• You are a key worker in a field where there are acute staff shortages: You may be exempt from the quarantine requirement for contact that takes place at work or on your way to work. Please note: the quarantine requirement still applies for contact in all non-work settings. More information is available from the competent cantonal authority. Healthcare workers will find more information on the page Information for healthcare personnel (in German, French or Italian) site.

What to do after close contact: without quarantine

You have been in close contact but you don’t need to quarantine. However, you are still at risk of infection and should therefore take precautions to avoid transmitting the virus to those around you. You must comply with the following rules:

  • Get tested 4-7 days after the last contact with the person who tested positive for COVID-19.
  • Wear a mask as recommended by the FOPH every time you come into contact with others for 7 days after the last contact with the person who tested positive.
  • Limit contact as far as possible (in the workplace, avoid all unprotected contact with co-workers, particularly during breaks) and maintain a distance of at least 1.5m from others.
  • Avoid public places.

What to do after non-close contact

In this situation, the likelihood that you have become infected is lower than after close contact. For this reason you do not have to go into quarantine. Nevertheless, it is important to exercise caution. If you have become infected, the first symptoms will in most cases appear within 10 days of contact with the infected person. During this time the following applies:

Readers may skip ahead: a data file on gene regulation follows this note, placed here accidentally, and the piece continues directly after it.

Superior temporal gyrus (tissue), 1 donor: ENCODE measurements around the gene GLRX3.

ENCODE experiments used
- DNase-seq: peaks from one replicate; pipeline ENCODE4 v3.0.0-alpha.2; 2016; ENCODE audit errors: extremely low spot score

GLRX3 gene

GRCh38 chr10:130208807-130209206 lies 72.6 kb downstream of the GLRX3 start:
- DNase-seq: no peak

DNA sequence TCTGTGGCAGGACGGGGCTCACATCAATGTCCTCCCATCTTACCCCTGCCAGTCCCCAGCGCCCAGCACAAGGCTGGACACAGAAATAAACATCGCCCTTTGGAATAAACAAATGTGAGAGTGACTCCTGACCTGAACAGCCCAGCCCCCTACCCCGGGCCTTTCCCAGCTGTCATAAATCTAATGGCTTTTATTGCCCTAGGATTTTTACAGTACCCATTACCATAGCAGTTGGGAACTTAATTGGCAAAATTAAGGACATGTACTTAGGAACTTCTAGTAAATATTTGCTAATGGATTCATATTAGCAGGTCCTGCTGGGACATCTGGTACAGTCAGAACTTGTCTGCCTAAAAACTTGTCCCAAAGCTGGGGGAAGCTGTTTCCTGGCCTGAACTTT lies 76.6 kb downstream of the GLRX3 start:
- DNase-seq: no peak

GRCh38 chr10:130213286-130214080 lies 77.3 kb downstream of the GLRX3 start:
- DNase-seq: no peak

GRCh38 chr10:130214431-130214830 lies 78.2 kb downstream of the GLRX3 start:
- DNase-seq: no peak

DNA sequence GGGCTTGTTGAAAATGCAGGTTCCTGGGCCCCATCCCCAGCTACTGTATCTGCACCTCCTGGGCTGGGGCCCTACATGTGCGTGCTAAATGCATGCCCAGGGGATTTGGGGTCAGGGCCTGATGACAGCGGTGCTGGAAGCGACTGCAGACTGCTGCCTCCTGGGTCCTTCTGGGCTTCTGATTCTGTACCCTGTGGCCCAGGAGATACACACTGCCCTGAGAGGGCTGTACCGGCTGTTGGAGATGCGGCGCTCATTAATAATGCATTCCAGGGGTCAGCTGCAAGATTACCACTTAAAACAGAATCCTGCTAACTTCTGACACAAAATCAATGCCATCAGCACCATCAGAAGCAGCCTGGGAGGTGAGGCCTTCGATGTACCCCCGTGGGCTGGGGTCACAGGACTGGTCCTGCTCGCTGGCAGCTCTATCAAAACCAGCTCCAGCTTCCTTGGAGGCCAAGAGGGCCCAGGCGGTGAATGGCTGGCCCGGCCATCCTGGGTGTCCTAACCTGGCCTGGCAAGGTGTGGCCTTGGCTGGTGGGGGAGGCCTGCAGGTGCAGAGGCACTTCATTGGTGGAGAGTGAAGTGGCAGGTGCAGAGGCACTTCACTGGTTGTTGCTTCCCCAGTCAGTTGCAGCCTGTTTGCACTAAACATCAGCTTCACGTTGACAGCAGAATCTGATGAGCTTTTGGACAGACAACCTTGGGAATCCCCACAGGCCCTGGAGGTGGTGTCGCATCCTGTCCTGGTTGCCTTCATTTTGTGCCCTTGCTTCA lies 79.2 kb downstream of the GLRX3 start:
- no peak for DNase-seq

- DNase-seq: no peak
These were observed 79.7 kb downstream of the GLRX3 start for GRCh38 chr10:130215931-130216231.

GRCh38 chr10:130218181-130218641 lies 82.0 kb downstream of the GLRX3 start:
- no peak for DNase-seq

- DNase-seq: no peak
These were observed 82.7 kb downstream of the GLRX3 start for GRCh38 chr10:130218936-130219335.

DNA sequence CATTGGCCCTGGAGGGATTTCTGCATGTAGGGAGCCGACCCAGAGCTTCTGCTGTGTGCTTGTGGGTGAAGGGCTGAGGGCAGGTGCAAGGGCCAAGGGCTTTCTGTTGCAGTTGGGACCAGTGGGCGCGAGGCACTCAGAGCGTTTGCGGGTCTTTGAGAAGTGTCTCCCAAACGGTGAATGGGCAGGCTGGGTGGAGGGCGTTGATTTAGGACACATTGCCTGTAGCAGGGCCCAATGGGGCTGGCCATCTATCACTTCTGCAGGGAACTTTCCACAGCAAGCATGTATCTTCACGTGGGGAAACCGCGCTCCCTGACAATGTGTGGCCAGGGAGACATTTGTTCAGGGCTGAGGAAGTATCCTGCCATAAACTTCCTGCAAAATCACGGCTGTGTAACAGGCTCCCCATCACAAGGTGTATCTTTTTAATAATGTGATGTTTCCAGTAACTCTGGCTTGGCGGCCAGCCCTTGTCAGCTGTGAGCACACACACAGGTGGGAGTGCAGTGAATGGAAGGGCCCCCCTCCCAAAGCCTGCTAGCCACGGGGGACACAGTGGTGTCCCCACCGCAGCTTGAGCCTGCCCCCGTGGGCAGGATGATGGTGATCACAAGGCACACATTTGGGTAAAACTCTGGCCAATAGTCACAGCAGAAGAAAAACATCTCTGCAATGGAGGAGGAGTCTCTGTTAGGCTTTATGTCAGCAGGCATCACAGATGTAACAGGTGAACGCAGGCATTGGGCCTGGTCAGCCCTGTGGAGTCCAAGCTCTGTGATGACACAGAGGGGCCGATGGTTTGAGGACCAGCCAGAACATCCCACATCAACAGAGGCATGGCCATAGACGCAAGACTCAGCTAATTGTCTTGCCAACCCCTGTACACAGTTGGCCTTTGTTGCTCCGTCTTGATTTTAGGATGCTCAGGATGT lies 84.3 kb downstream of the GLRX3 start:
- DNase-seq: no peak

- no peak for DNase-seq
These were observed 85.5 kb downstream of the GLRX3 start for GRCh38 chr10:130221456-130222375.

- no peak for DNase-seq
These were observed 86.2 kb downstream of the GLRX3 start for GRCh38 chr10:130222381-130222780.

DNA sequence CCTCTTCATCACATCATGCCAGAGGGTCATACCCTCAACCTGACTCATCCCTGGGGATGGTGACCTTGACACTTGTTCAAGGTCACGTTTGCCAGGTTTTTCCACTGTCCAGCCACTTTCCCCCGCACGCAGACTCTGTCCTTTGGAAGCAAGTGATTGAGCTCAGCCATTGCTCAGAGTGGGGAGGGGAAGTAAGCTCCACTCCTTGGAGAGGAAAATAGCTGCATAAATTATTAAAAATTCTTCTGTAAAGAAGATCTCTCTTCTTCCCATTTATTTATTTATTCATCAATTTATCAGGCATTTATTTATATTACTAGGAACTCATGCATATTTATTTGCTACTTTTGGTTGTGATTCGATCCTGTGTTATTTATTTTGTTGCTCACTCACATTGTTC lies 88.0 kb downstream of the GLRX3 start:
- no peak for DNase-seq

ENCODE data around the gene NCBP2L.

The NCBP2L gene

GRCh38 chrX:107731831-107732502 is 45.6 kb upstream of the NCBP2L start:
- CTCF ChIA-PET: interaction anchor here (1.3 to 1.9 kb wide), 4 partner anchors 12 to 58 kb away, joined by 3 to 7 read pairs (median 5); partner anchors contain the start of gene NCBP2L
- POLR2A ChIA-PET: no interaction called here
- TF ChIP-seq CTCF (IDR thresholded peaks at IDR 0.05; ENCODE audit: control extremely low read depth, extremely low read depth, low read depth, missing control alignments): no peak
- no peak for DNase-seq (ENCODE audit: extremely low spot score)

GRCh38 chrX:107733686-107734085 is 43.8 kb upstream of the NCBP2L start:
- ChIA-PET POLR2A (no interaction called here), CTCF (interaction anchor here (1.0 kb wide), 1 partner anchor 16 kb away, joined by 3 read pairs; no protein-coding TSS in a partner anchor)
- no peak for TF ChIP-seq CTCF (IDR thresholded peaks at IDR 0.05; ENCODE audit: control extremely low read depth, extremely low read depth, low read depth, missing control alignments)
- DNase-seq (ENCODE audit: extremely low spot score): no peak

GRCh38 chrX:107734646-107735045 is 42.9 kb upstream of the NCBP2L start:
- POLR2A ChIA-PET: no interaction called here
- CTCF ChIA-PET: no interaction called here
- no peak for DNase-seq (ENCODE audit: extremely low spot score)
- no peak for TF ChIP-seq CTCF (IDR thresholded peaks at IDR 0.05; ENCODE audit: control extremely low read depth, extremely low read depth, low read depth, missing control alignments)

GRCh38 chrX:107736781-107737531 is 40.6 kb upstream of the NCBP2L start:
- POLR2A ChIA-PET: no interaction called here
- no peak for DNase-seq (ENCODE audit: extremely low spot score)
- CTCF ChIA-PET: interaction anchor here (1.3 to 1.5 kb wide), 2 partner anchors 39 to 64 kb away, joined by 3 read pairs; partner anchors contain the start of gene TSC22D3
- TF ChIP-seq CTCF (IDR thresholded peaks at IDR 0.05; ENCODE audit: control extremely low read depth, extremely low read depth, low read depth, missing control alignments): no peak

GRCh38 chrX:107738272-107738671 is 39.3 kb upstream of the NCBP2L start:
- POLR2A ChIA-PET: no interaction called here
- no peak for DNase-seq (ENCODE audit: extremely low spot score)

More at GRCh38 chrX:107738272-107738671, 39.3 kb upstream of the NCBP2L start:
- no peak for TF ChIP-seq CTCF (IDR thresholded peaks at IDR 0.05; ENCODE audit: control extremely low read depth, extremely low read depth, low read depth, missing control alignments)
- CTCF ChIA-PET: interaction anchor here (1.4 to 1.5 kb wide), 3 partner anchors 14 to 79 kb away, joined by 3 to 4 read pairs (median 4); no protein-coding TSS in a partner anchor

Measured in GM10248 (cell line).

• Strictly follow the rules on hygiene and social distancing.
  • Keep an eye on your state of health. If you start experiencing disease symptoms: stay at home and follow the instructions under I have symptoms. What should I do?
  • Protect your family, friends and other people by avoiding unnecessary contact.
  • If your personal and work circumstances permit you can go into quarantine yourself and work from home.
  • If you cannot work from home, it’s particularly important for you to observe the distancing and hygiene rules by avoiding contact, keeping your distance and wearing a mask if you cannot stay at least 1.5 metres away from other people.

Alert from the SwissCovid App

Have you received an alert (warning) from the SwissCovid App that you have been in contact with an infected person? Please call the specified infoline voluntarily. The infoline will discuss with you the likelihood you have been infected and what to do next.  

My child has symptoms. What should we do?